Survival with liver transplantation
Given the poor prognosis associated with PoPH and the limited medical therapies available, LT has been proposed as a means of potentially preventing disease progression and providing an opportunity for pulmonary haemodynamics to normalise. Early experiences of LT in the context of PoPH were disappointing due to an unacceptably high peri-operative mortality. Indeed, a multicentre prospective study investigating the patient outcomes following LT, demonstrated a post-operative mortality of 36%, with most deaths occurring in the immediate/early post-operative period. The same authors previously identified cardiopulmonary failure as the major contributor to early post-operative death in these patients. Specifically, in patients with an mPAP of 35–50 mmHg and PVR >250 dynes.s.cm−5, the mortality rate was 50%. In contrast, no increase in peri-operative mortality was reported in patients with a pre-OLT mPAP less than 35 mmHg and a transpulmonary pressure gradient less than 15 mmHg. These data are similar to other retrospective studies, which demonstrated that patients with severe pulmonary hypertension (mPAP >60 mmHg) had mortality rates of 42% at 9 months and 71% at 3 years following surgery. In summary, there is increased risk of death in patients with an mPAP of >40 mmHg, whilst an mPAP >50 mmHg is considered an absolute contraindication to transplantation by most liver centres. Thus, the goal of therapy is to reduce pulmonary pressure as close as possible to ‘safe’ levels (≤35 mmHg) whilst preserving cardiac function. Patients who maintain equivocal pressures despite therapy (35–45 mmHg) need to be considered on a case-by-case basis, although the presence of significantly elevated cardiac output in the face of high pulmonary pressure is likely to denote a better surgical candidate than a patient with only moderately elevated or normal cardiac output, as they are likely to have reduced cardiac reserve in the context of PoPH. Patients with mPAP >50 mmHg and elevated PVR in the context of an elevated transpulmonary gradient, and/or evidence of significant cardiac dysfunction should not be offered surgery, and are most likely to benefit from medical management as the predicted post-operative survival in this group is unacceptably low.
Survival with transplantation and targeted pulmonary vascular therapy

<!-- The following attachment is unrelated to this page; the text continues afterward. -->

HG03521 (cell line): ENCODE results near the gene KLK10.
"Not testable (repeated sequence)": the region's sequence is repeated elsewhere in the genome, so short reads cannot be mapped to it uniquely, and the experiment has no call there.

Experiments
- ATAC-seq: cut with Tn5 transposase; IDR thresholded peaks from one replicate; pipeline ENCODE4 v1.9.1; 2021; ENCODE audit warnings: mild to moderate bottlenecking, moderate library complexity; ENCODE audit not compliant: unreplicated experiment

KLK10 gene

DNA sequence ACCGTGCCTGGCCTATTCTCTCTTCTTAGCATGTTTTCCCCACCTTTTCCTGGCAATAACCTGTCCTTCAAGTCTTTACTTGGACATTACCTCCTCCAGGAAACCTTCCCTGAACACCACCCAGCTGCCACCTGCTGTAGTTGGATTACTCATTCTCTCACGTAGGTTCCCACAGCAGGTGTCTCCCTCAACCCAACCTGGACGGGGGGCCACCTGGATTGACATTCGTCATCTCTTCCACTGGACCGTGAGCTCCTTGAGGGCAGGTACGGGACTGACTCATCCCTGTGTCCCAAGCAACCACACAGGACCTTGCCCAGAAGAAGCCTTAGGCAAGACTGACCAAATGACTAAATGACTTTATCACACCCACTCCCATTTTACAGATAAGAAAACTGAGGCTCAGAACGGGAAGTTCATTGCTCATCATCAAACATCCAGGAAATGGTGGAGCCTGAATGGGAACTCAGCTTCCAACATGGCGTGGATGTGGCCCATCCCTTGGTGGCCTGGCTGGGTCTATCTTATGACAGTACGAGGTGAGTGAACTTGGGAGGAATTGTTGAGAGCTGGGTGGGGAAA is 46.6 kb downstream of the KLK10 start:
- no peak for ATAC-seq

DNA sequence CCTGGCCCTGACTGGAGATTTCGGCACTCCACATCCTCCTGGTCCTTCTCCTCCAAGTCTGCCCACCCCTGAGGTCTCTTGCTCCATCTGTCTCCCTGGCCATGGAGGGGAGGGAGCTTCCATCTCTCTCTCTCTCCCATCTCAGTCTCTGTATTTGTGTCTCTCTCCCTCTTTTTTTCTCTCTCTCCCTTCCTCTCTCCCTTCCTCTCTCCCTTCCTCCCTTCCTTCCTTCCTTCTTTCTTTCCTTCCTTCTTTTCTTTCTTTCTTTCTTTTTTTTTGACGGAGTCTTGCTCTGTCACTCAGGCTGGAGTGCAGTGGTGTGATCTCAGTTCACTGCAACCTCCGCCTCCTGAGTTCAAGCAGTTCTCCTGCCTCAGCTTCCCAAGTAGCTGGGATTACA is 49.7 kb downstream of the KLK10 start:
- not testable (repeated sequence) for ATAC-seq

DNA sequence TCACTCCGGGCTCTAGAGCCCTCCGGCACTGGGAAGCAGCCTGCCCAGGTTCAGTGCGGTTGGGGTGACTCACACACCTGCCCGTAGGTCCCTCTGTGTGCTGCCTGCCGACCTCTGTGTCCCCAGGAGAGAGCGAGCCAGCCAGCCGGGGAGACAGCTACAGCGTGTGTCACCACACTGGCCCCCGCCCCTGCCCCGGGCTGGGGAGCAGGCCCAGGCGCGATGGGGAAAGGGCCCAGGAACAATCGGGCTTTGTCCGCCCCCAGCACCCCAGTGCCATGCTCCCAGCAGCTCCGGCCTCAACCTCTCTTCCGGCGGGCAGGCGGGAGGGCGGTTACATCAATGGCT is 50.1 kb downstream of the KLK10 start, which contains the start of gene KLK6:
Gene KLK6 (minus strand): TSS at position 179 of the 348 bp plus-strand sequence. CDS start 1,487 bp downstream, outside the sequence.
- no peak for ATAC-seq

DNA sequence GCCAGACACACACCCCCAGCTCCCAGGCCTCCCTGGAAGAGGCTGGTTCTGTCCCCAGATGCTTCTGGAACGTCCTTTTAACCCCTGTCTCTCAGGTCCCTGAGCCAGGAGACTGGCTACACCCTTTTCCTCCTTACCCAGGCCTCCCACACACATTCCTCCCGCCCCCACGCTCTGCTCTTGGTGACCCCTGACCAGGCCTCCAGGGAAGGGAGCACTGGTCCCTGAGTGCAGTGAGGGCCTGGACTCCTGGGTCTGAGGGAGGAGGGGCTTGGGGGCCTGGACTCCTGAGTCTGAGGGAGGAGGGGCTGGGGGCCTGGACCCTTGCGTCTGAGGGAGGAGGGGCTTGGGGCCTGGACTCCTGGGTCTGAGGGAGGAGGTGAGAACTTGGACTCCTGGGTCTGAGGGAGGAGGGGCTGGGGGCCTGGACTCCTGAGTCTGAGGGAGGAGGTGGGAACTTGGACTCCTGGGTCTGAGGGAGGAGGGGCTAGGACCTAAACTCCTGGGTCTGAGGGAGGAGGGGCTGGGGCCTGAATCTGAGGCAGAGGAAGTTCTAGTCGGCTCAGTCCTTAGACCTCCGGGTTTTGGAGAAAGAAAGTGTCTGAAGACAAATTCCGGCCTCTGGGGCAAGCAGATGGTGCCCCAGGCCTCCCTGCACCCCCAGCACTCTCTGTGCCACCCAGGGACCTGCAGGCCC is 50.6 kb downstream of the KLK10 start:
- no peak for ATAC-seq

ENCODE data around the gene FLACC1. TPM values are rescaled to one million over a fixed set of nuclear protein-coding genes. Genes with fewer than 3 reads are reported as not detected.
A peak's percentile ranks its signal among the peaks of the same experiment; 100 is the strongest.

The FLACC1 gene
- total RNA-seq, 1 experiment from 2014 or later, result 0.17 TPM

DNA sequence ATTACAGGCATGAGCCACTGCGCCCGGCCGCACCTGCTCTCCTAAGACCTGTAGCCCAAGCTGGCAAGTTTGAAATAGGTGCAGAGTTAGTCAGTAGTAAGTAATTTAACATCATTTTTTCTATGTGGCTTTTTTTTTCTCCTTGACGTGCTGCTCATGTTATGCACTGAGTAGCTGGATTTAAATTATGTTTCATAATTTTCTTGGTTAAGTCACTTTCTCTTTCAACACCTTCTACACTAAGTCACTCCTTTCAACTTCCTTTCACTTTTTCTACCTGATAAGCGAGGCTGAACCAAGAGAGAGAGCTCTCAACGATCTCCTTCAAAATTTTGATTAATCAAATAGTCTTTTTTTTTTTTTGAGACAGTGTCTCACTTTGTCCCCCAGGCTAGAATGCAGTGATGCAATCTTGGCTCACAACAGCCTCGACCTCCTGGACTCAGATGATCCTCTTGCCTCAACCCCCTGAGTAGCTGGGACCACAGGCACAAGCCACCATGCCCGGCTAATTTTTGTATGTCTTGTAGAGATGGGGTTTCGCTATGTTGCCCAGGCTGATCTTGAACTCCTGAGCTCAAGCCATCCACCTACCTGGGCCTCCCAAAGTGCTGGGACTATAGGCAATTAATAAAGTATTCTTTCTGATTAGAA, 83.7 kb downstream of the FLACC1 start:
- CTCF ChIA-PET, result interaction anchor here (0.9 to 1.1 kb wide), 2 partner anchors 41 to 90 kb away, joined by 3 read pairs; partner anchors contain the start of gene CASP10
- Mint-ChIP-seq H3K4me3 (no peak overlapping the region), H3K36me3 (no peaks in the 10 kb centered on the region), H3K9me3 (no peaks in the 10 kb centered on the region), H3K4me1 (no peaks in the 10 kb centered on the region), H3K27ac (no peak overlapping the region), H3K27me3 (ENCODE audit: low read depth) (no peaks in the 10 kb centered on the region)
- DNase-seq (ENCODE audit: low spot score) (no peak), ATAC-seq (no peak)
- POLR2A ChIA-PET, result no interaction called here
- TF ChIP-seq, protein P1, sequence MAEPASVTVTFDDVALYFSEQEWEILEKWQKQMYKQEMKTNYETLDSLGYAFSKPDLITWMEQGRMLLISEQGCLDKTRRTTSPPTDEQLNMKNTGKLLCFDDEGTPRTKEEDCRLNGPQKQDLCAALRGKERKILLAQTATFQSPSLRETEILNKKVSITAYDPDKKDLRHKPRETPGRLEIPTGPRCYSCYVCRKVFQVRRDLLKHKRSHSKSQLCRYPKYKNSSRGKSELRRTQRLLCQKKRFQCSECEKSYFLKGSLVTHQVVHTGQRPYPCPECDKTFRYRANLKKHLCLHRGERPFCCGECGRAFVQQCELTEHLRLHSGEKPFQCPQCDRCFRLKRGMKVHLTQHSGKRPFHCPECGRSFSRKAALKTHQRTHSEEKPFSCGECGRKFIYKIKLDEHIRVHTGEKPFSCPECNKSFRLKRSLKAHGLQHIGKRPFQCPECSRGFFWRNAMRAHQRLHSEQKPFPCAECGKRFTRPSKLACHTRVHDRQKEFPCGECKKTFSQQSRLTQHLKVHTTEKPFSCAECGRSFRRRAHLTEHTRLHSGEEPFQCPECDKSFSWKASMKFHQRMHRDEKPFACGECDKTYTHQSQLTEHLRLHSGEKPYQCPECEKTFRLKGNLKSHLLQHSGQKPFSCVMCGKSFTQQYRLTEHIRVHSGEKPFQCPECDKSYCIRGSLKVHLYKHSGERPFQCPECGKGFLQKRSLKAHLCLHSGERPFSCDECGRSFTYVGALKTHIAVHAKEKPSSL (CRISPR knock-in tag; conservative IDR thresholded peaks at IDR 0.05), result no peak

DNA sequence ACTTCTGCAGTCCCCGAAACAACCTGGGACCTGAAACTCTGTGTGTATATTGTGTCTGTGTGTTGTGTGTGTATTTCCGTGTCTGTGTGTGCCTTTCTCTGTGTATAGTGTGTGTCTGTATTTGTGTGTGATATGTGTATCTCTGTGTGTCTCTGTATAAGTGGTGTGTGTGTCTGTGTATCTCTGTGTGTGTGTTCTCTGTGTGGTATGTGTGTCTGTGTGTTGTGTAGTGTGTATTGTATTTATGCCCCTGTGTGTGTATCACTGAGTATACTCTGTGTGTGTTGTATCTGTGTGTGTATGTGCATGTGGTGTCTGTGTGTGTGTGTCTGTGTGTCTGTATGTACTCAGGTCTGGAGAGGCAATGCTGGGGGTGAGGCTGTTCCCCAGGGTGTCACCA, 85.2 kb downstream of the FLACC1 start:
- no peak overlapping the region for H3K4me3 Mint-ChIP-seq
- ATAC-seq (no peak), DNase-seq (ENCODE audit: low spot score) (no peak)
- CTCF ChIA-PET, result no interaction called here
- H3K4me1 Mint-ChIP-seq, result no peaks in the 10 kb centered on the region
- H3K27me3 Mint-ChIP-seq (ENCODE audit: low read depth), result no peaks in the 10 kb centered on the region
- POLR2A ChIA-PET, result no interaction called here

The early experiences of using targeted pulmonary vascular therapy for patients as a bridge to transplantation have been promising, but are limited to single centre reports.[67, 68] In Dallas, 16 patients with mild-to moderate-PoPH (mPAP >35 mmHG) were considered suitable for LT and received Epoprostenol/Bosentan as optimisation therapy. Twelve patients achieved mPAP <35 mmHG and 11 of these underwent LT. The 1- and 5- year survival in these patients was 91% and 67% respectively. It is important to note that all patients included in this analysis were given a MELD exception of 25 and waited a mean of only 55 days for LT. These encouraging data are supported by the largest published single centre experience (Mayo clinic) examining the natural history of patients with PoPH. The 5-year survival of patients receiving no pharmacotherapy or liver transplant (n = 19) was 14%, with over half the patients dying within 1 year of diagnosis. Forty-three patients received pharmacotherapy [i.v. Epoprostenol (n = 28), s.c. Treprostinil (n = 7), oral Sildenafil (n = 4), oral Bosentan (n = 1) and inhaled Iloprost (n = 3)], but no LT, and their median survival was 46 months with a 5-year survival of 45%. Three patients received LT without prior pharmacotherapy and 2 died intra-operatively. Finally, 9 patients received a combination of optimisation pharmacotherapy [i.v. Epoprostenol (n = 5), s.c. Treprostinil (n = 2), oral Sildenafil (n = 1), oral Amlodipine (n = 1)] and LT and had a documented 5-year survival of 67%. Notably, all patients with an mPAP <35 mmHg survived post-LT. Although limited, these data support the use of pharmacological optimisation therapy in PoPH patients before and after LT.